Day to day work
One major aspect that needs to be brought up is what the average day to day work is like. This is important because you need to be consistent long term with either in order to have an chance of success. So pick the one that you would enjoy doing.
For blogging you’re going to be spending a lot of time doing the quite work that matters in front of a laptop either in your home or at a coffee shop. You’ll need to work on your blog for 1-2 years and publish at least 70 posts before you can start making money. Blogs are a long term play and blog posts in general also take about 3 hours to write per post if you’re doing the writing yourself.
Last, blogs are great because you can start them in your spare time an work on them when you have time after work. If you don’t have time you can also outsource the work too in order to create content.
With a YouTube, you’re the main attraction and there really is now way to outsource content creation. That’s not to say you can’t outsource a YouTube channel, you can by hiring a voice over artist and creating an animated video or just paying someone to create a video for you.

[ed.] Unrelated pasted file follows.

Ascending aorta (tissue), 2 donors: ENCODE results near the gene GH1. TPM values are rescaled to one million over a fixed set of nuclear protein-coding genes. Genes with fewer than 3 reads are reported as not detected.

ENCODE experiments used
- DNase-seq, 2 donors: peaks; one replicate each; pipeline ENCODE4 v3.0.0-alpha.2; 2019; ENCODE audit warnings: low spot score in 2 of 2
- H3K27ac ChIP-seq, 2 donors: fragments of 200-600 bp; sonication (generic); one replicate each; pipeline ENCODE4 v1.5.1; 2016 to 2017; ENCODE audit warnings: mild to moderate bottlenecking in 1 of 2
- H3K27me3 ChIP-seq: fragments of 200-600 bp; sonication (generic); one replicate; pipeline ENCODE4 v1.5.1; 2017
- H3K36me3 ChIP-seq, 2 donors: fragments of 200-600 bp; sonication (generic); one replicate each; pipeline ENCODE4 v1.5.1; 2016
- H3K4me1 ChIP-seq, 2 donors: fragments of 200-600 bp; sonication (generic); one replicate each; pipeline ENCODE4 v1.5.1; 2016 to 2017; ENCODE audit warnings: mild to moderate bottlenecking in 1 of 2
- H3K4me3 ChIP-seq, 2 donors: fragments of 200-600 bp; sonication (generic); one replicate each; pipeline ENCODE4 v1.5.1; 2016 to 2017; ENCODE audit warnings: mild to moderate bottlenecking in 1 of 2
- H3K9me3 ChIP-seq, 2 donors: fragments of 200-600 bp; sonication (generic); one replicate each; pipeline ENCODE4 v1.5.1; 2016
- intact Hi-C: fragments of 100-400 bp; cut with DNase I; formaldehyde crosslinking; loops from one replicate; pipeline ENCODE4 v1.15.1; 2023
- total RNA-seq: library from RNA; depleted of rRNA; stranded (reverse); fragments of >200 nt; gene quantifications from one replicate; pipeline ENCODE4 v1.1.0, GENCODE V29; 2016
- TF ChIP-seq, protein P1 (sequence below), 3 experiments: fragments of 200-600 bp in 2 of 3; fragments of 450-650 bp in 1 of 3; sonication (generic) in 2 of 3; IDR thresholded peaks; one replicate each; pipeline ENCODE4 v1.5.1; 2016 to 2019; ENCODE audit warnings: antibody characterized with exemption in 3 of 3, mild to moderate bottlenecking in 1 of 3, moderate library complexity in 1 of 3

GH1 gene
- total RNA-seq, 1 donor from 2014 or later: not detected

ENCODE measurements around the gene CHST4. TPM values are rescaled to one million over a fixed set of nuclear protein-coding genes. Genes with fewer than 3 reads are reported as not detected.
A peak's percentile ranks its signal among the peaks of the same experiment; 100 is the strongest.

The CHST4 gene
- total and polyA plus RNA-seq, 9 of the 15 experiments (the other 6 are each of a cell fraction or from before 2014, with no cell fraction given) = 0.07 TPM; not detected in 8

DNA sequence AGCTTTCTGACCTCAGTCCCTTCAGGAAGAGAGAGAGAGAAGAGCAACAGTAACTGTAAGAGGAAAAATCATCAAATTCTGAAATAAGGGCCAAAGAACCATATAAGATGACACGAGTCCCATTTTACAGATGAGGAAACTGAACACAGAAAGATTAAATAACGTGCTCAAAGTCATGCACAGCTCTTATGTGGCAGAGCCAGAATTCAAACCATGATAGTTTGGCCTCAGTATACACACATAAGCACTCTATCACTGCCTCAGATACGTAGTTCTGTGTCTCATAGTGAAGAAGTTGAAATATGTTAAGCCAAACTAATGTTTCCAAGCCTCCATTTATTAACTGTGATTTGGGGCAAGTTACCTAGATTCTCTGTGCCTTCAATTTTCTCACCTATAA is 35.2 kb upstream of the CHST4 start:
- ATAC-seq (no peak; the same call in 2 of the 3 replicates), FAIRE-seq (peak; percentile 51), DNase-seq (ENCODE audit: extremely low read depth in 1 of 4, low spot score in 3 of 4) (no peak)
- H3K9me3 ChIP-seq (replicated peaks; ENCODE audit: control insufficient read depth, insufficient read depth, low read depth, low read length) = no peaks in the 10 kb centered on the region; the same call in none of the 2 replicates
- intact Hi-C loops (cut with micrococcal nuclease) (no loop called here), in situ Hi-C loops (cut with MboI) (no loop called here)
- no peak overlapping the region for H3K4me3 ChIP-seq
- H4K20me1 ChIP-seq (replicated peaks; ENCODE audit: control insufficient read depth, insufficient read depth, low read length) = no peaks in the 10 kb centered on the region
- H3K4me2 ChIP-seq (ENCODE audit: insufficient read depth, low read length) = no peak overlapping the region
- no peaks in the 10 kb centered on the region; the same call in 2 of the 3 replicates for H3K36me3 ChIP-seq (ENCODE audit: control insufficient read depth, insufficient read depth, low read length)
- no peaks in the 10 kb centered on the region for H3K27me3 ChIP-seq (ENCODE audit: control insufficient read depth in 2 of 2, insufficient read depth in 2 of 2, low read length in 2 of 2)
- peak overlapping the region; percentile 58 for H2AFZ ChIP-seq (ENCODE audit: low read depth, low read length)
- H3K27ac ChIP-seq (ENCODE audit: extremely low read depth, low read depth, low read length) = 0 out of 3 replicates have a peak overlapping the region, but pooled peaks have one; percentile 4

But we’re talking about vlogging and the best vlogs are ones where you are telling some interesting story. For a casual vlog, most creators can make a vlog in 1-2 days.
This really comes down to the person. Are you an introvert who enjoys writing at coffee shops and managing techy stuff? Blogging is a good choice. Making YouTube videos are more ideal if you want to get content out fast and enjoy the process of shooting and editing.
YouTube vs Blogging conclusion
So that is it for this Vlog Authority guide to vlogging and blogging base on our actual experience of doing both. In general, we suggest doing both simply because you can take advantage of both search engines for sustained, long term growth.